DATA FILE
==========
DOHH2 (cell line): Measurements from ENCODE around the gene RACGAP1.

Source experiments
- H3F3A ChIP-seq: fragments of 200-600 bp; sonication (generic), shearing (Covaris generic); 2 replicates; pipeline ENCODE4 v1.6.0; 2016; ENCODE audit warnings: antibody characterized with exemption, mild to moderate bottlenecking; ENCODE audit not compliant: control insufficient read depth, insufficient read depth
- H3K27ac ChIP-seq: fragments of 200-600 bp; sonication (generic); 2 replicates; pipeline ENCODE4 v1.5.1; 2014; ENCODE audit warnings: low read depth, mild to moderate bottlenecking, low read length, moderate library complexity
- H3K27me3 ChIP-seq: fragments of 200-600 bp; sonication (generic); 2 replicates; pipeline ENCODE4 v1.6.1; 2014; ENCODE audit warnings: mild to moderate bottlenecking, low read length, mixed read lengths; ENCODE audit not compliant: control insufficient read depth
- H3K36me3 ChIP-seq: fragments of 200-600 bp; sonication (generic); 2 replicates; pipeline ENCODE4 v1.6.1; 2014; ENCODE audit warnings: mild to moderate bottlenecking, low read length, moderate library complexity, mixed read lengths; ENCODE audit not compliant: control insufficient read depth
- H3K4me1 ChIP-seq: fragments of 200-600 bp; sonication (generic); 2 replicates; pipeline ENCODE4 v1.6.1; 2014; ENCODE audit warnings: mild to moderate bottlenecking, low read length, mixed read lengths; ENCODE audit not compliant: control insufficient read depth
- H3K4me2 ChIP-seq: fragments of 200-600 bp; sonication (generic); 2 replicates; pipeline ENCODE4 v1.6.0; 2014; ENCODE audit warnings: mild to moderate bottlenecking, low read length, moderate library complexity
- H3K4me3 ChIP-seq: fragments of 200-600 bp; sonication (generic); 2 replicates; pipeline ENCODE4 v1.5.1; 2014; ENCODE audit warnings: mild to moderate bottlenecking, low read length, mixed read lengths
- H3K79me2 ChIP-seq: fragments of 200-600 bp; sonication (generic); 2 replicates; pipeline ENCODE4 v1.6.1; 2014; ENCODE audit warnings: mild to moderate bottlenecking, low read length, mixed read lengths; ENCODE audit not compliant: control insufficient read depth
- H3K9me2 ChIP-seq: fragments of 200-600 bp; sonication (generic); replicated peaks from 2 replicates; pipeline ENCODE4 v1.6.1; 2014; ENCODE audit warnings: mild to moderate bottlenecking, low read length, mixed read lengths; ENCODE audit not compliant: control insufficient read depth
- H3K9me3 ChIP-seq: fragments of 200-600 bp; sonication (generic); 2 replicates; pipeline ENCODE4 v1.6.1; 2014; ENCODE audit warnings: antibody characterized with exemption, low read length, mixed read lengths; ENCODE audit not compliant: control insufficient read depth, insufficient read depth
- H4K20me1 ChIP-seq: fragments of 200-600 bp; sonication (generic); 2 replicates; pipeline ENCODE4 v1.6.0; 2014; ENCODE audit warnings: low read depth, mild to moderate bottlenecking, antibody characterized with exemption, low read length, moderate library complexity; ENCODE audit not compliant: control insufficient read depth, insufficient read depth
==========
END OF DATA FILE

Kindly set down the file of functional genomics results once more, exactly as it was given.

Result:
DOHH2 (cell line): Measurements from ENCODE around the gene RACGAP1.

Source experiments
- H3F3A ChIP-seq: fragments of 200-600 bp; sonication (generic), shearing (Covaris generic); 2 replicates; pipeline ENCODE4 v1.6.0; 2016; ENCODE audit warnings: antibody characterized with exemption, mild to moderate bottlenecking; ENCODE audit not compliant: control insufficient read depth, insufficient read depth
- H3K27ac ChIP-seq: fragments of 200-600 bp; sonication (generic); 2 replicates; pipeline ENCODE4 v1.5.1; 2014; ENCODE audit warnings: low read depth, mild to moderate bottlenecking, low read length, moderate library complexity
- H3K27me3 ChIP-seq: fragments of 200-600 bp; sonication (generic); 2 replicates; pipeline ENCODE4 v1.6.1; 2014; ENCODE audit warnings: mild to moderate bottlenecking, low read length, mixed read lengths; ENCODE audit not compliant: control insufficient read depth
- H3K36me3 ChIP-seq: fragments of 200-600 bp; sonication (generic); 2 replicates; pipeline ENCODE4 v1.6.1; 2014; ENCODE audit warnings: mild to moderate bottlenecking, low read length, moderate library complexity, mixed read lengths; ENCODE audit not compliant: control insufficient read depth
- H3K4me1 ChIP-seq: fragments of 200-600 bp; sonication (generic); 2 replicates; pipeline ENCODE4 v1.6.1; 2014; ENCODE audit warnings: mild to moderate bottlenecking, low read length, mixed read lengths; ENCODE audit not compliant: control insufficient read depth
- H3K4me2 ChIP-seq: fragments of 200-600 bp; sonication (generic); 2 replicates; pipeline ENCODE4 v1.6.0; 2014; ENCODE audit warnings: mild to moderate bottlenecking, low read length, moderate library complexity
- H3K4me3 ChIP-seq: fragments of 200-600 bp; sonication (generic); 2 replicates; pipeline ENCODE4 v1.5.1; 2014; ENCODE audit warnings: mild to moderate bottlenecking, low read length, mixed read lengths
- H3K79me2 ChIP-seq: fragments of 200-600 bp; sonication (generic); 2 replicates; pipeline ENCODE4 v1.6.1; 2014; ENCODE audit warnings: mild to moderate bottlenecking, low read length, mixed read lengths; ENCODE audit not compliant: control insufficient read depth
- H3K9me2 ChIP-seq: fragments of 200-600 bp; sonication (generic); replicated peaks from 2 replicates; pipeline ENCODE4 v1.6.1; 2014; ENCODE audit warnings: mild to moderate bottlenecking, low read length, mixed read lengths; ENCODE audit not compliant: control insufficient read depth
- H3K9me3 ChIP-seq: fragments of 200-600 bp; sonication (generic); 2 replicates; pipeline ENCODE4 v1.6.1; 2014; ENCODE audit warnings: antibody characterized with exemption, low read length, mixed read lengths; ENCODE audit not compliant: control insufficient read depth, insufficient read depth
- H4K20me1 ChIP-seq: fragments of 200-600 bp; sonication (generic); 2 replicates; pipeline ENCODE4 v1.6.0; 2014; ENCODE audit warnings: low read depth, mild to moderate bottlenecking, antibody characterized with exemption, low read length, moderate library complexity; ENCODE audit not compliant: control insufficient read depth, insufficient read depth